The mix of reactions to this act is astonishing – just think back to the outcry last year when a young woman was caught on camera knitting whilst watching Murray play Baghdatis on centre court. I was watching at the time and remember cheering at the sight! She was knitting without looking at her work and certainly didn’t seem to be distracting those around her. But logging onto Twitter after the match had (finally) been won by Murray I was shocked to see that others were genuinely outraged by her actions. I was even more shocked to see that someone knitting at Wimbledon made the news the next day! ‘Knitting woman’ was all over the papers. No sign of ‘texting man’, or ‘tweeting teenager’. The display of pink yarn had managed to incite all manner of reactions in people, and I really couldn’t decide whether to be angry that this was a news story at all or happy that people were actually paying attention to the act and skills of knitters.


Given all this, it’s perhaps not entirely surprising that knitting in public has been described as an act of craftivism – that curious combination of craft (as production, creativity, skill) and activism – in the way it can become political. This might be through space-making or community-building, or by raising awareness. Not only does knitting in public expose hidden labour, then, but it also highlights that public spaces are never static or permanent, but process that are always under construction. Furthermore, this construction doesn’t always have to be geared towards capitalist venture, but might instead focus on building values of mentorship, community, or gender empowerment. Knitting, and handicrafts more broadly, also sit wonderfully at odds with the contemporary imperative towards hyper-production through creating a slow space in which the regime of technology and the culture of speed are brought into question. I think this juxtaposition comes right to the fore in the WWKIP event at St Pancreas with the contrast of people sat knitting in the midst of a flurry of high-speed trains, rushing passengers, and frantic announcements. It just adds a whole new layer to the composition of places, and I for one think it’s brilliant. The best news is that WWKIP day has been such a roaring success in the past 8 years that it’s now become a week-long event. So if you’ve not had a chance to take your hooks, needles, and yarn out and about there’s still time!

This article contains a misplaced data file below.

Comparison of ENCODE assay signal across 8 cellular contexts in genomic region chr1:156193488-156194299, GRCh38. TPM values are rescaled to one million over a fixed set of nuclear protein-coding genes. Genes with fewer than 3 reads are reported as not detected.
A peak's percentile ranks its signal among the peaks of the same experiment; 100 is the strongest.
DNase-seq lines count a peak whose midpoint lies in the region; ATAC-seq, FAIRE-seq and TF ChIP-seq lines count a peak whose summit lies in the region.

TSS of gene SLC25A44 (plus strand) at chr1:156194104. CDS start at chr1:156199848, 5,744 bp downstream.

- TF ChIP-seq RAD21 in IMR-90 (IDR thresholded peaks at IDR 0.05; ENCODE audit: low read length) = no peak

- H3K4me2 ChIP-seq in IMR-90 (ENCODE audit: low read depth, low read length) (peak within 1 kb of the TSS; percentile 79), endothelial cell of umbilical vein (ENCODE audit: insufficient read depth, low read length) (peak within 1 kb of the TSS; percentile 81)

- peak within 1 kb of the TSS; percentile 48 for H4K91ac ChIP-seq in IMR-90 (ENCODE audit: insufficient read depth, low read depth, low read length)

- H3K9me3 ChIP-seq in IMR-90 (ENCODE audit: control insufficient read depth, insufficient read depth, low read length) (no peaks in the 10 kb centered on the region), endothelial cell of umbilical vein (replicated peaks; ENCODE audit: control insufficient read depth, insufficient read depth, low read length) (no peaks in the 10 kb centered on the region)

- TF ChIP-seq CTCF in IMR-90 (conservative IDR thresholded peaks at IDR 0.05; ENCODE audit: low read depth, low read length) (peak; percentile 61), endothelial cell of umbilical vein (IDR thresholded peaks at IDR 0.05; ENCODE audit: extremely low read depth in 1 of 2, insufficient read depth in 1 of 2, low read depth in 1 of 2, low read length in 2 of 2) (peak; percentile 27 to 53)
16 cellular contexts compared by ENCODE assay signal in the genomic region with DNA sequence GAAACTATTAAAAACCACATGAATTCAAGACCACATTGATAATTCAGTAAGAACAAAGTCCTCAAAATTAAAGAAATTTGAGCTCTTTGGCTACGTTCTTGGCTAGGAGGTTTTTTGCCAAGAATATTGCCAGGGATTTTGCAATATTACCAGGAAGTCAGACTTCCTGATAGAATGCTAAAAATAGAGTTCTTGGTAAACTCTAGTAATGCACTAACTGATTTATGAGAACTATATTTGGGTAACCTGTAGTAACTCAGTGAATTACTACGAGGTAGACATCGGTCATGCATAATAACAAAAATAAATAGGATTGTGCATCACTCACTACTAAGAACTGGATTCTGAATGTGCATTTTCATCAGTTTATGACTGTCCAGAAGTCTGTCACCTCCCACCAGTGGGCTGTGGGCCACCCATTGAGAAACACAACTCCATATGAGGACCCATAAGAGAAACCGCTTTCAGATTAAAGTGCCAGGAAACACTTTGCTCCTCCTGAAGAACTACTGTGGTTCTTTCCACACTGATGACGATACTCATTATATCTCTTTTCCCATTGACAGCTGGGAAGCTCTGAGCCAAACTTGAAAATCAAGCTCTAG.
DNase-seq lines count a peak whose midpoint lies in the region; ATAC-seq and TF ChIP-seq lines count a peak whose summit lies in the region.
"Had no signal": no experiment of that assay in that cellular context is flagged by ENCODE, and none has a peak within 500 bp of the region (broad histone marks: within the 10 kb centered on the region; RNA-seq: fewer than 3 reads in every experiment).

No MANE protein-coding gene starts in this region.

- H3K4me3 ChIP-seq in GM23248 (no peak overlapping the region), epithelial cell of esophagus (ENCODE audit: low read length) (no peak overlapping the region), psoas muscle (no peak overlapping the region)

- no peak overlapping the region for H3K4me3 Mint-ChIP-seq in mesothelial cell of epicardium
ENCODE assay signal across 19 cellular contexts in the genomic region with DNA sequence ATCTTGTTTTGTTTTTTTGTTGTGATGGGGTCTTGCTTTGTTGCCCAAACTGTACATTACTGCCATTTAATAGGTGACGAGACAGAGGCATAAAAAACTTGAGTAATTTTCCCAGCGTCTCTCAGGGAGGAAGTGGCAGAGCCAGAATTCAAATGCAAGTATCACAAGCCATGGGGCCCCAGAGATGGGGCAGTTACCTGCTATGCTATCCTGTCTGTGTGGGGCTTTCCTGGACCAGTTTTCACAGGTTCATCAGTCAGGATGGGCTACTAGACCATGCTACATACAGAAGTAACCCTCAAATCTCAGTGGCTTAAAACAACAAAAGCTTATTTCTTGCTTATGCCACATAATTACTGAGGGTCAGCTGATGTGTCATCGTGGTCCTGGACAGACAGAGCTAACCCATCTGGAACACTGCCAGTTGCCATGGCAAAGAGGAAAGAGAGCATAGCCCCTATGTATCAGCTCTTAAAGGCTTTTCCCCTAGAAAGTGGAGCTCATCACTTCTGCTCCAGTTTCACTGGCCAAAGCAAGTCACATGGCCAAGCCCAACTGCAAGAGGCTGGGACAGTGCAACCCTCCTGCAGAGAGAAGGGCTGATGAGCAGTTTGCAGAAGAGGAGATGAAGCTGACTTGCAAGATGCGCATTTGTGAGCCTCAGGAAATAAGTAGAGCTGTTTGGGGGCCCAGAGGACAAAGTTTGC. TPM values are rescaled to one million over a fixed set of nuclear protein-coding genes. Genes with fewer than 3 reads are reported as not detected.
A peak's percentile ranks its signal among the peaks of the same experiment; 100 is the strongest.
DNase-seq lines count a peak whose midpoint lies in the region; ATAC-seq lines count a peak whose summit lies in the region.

The paper village coral reef

For the last six months 38 crocheters, knitters, and needlefelters have worked together with the community arts and crafts shop paper village to create a woolly coral reef.


It’s been a great project to get involved with, for not only did participants get to practice new skills – I learnt ‘hyperbolic crochet’ and how to needlefelt – but it was a fab opportunity to meet other crafty people in the local area. Since beginning back in November all sorts of lovely coral models and fishy friends have been brought into Vicky at the shop, but it was only when it all came together in to one window display last week that you really got a sense of how much work had gone into the reef and how beautiful it looks. The photos really don’t do it justice. 

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I mentioned hyperbolic crochet – this is a fascinating technique pioneered by University lecturer Daina Taimina who wanted to make visual representations of complex mathematical concepts. She set out to model a hyperbolic plane, essentially a shape that is the geometric opposite of a sphere. So, rather than curving in on itself and having a closed surface, as is the case with a sphere, a hyperbolic plane curves away from itself at every point. This comes about due to an exponential increase in size as the plain grows. In terms of crocheting, then, you start out by crocheting around in a circle and continue to make it exponentially larger with each round. By starting with a circle of, say 10 double crochets in the first round, you would then do two double crochets into each of the first stitches for the second round (total 20 stitches), then another two double crochets into each of the stitches for the third round (total 40 stitches), two double crochets into each stitch for the forth round (total 80 stitches), and so on and so forth. The result is a structure which looks remarkably like coral, or a brain (or ‘brain coral’ as we’ve been calling it!) Physically creating these shapes gives you a real sense of how this mathematical principle works in practice, the first few rounds seem to take no time at all but by the time your piece is 20cm round it can take hours to get all the way around it. I’ve never found maths quite so interesting before! 


Learning to needlefelt was also pretty exciting, although somewhat less complicated on the whole. Needlefelting is a method of creating felt without the use of water. Instead, practitioners will use wool tops and a needle that is covered in notches. These notches work to tangle the smooth wool tops, making them stick together. The more the fibres are poked and prodded, the stronger and denser the structure becomes.


Vicky ran several workshops during which she showed people how to do this to make a fish (or seahorse, shark, squid….) which are also now a part of the display. I love the creativity people have brought to their creatures – each of them looks so individual and they make such colourful additions to the reef. 


As well as being a great creative project and a way of bringing people together, the woolly reef also sits alongside an exhibition to draw attention to the plight of coral reefs around the world. Definitely well worth a read. The reef is on display NOW at Paper Village and will be there until the end of June. Paper Village is at 200 North Street, Southville, BS3 1JF and is open Tuesday – Saturday 10am-5pm.